Weaning: Unexpected

Unexpected Weaning

Were you planning on continuing breastfeeding, but your baby has other ideas? Do you worry baby is trying to wean?

First, make sure it isn’t just a nursing strike.

Common Reasons for an Early Weaning
  • Bottles, pacifiers or increased solids. Try cutting down on any of these activities. If your baby is getting bottles at daycare while you are at work, and is over six months old (approximately), it’s probably time to go to the cup for the child’s feeds while away from you. With dummies, reduce use to your baby won’t be meeting his sucking needs, and will be more eager to nurse, when you are together. If you started solids early (before six months), you can always cut back on the size of these meals, gradually, of course. If baby is under 12 months of age, make sure you are offering breast before solids. Your milk supply will build back up, as the baby spends more time at the breast. Remember, your milk is by far the most nutritious food for your baby, for the first year, not to mention the immunological benefits.
  • Distraction. Baby who is too distracted by everything around him, and won’t take time to breastfeed. This usually occurs between ages six to nine months. Try going into a quiet, dark room to breastfeed. Your baby may start waking more at night to feed, when nothing interesting is going on. Being tired can be overwhelming, but your baby is getting the perfect nourishment his body requires, and it should be a temporary issue. This is less of a problem if your baby co-sleeps.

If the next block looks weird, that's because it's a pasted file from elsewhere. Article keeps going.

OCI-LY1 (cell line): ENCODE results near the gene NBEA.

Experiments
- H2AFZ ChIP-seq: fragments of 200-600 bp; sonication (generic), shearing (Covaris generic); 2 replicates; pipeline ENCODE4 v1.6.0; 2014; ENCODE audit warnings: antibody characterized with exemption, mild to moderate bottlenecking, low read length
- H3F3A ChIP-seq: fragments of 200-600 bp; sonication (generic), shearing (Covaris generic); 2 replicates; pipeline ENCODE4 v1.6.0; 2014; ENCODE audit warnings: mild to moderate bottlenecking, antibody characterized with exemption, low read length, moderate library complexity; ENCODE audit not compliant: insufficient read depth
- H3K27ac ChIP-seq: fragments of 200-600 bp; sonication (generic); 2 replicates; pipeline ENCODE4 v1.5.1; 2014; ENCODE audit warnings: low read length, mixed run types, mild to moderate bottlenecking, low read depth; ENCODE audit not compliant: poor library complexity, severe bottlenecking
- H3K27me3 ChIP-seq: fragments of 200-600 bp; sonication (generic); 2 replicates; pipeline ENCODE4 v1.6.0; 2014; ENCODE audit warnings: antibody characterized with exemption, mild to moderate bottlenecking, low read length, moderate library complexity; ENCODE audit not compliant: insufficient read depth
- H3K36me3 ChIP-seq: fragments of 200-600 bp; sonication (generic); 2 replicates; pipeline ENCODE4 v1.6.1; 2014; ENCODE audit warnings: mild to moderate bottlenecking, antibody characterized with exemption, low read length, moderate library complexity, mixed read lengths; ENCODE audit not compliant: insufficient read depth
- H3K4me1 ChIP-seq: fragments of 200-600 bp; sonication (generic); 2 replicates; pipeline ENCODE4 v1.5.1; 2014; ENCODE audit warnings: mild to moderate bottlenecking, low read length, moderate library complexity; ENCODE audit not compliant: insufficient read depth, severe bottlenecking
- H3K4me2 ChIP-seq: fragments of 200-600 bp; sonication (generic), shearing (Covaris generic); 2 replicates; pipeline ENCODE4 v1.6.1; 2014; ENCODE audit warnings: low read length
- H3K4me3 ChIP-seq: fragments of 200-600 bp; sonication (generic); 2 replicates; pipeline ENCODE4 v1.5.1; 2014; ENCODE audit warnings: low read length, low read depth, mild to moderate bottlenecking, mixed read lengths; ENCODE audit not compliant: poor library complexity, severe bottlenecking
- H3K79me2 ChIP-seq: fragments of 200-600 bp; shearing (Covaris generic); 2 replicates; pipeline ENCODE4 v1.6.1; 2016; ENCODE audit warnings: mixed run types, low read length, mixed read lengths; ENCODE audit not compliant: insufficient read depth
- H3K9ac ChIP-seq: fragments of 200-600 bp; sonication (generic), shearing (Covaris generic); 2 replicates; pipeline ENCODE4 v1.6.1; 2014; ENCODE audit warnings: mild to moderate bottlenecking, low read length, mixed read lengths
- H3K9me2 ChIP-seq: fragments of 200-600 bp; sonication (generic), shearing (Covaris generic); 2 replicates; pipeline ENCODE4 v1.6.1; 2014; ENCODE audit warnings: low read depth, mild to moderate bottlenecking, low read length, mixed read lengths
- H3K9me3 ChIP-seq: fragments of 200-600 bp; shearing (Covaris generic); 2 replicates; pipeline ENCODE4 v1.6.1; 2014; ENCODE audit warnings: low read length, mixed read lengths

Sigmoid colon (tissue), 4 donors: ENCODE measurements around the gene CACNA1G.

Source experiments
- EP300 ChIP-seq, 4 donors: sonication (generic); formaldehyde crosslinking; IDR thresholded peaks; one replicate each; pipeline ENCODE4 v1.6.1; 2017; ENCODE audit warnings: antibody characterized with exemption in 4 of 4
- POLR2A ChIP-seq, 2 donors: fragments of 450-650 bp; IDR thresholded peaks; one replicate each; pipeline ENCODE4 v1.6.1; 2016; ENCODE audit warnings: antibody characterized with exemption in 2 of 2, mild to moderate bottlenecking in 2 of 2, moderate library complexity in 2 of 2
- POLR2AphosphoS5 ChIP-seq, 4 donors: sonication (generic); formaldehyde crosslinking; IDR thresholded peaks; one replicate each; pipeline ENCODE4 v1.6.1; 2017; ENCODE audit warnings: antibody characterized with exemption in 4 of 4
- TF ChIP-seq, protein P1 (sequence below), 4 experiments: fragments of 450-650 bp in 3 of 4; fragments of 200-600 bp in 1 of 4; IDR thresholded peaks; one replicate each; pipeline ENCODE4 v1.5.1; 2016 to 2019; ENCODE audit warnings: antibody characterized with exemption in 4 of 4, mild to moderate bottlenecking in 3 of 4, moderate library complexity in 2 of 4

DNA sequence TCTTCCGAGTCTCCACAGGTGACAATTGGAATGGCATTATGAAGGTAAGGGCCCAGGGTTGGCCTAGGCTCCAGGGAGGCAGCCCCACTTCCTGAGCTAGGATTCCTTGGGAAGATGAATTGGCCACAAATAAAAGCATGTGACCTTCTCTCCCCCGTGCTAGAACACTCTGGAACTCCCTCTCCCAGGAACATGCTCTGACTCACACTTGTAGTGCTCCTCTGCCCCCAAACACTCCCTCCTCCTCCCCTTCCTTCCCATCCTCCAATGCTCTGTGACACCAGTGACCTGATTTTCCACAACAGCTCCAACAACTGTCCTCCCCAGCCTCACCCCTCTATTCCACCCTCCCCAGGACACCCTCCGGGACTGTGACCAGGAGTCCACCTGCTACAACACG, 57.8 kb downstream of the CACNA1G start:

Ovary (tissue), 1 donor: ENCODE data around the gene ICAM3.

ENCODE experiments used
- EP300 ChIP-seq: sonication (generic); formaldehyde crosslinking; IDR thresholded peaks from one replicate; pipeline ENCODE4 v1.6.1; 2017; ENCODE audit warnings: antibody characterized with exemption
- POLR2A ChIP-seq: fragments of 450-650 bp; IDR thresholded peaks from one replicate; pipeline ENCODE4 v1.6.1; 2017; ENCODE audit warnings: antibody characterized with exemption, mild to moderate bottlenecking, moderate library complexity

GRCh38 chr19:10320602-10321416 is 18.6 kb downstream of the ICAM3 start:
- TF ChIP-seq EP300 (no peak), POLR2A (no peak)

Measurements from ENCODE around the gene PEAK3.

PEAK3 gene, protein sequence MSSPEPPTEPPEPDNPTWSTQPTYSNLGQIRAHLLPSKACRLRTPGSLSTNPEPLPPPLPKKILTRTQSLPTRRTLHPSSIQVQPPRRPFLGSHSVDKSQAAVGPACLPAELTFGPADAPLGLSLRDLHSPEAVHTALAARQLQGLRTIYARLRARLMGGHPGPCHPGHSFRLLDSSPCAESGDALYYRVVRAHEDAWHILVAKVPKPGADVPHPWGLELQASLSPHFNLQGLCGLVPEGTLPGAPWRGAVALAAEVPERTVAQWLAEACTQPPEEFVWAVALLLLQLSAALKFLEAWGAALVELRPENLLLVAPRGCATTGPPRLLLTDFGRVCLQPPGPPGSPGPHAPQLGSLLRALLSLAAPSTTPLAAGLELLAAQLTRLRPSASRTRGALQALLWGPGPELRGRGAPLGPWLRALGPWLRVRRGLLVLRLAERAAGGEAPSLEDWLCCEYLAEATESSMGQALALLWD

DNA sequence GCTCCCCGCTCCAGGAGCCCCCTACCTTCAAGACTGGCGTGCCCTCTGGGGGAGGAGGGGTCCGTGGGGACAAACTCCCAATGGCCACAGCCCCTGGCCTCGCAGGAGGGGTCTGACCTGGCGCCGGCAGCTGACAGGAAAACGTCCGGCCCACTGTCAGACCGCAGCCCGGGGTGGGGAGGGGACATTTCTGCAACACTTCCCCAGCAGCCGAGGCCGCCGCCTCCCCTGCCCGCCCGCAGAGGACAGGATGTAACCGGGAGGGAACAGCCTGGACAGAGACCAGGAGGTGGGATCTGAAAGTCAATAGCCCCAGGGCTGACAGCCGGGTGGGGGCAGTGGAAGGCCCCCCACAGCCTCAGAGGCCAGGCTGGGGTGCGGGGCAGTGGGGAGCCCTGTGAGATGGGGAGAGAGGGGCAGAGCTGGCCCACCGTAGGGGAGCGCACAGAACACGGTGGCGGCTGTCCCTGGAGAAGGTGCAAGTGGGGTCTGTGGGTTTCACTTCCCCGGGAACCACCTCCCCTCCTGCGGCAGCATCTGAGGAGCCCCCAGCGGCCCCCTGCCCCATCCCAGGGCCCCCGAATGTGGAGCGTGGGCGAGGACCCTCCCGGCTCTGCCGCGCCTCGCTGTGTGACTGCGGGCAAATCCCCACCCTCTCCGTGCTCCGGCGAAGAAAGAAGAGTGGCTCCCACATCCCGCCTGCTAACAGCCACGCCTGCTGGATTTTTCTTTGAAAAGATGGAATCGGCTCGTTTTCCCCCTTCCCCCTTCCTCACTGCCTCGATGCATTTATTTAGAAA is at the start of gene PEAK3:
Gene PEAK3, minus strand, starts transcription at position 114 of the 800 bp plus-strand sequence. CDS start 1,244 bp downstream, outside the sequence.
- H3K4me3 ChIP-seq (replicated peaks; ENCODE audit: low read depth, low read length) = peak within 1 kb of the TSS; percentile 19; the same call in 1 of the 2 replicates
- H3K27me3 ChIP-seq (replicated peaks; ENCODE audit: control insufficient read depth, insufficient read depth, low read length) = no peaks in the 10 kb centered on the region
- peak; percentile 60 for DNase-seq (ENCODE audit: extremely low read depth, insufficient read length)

• Self soothing. Perhaps you have a very busy baby who sucks his thumb, has always preferred sleeping alone, has adopted a blanket or stuffed animal. We call these baby’s self-soothers. It’s less common among breastfeeding babies, but they do exist.
  • Pregnancy. Baby may react to the change in the taste or quantity of your milk. In these cases, it can be difficult, or impossible, to turn back the clock to those blissful breastfeeding days.

When a child weans before the mother has planned, it can lead to feelings of rejection and grief in the mother, even when the baby seems fine with it. Allow those feeling to occur, they are normal and reach out if you need support. You’ve experienced one of the most pleasurable, even spiritual, times of your life, cuddling with your soft, warm, fragrant baby. It’s natural to miss it! Friends who haven’t been there won’t understand. They’ll think you’d be glad to tuck your shirt back in, and move on to the next stage. But your feelings are valid!

Call your local La Leche League Leader. They will listen, and sympathize.

Check out LLLI’s
current Webinar!

WHEN BREAST ISN’T BEST: CHALLENGES AND OPPORTUNITIES FOR SEXUAL ABUSE SURVIVORS IN BREASTFEEDING

Any breastfeeding advocates who deal with new families must have a working knowledge of sexual abuse as well as a trauma-informed approach in order to effectively support breastfeeding families.

Learn how abuse can impact ability and desire to breastfeed, red flags that could indicate a history of sexual abuse and practical tools to support all families in a thoughtful way.

Register here: https://www.llli.org/webinar-registration-when-breast-isnt-best/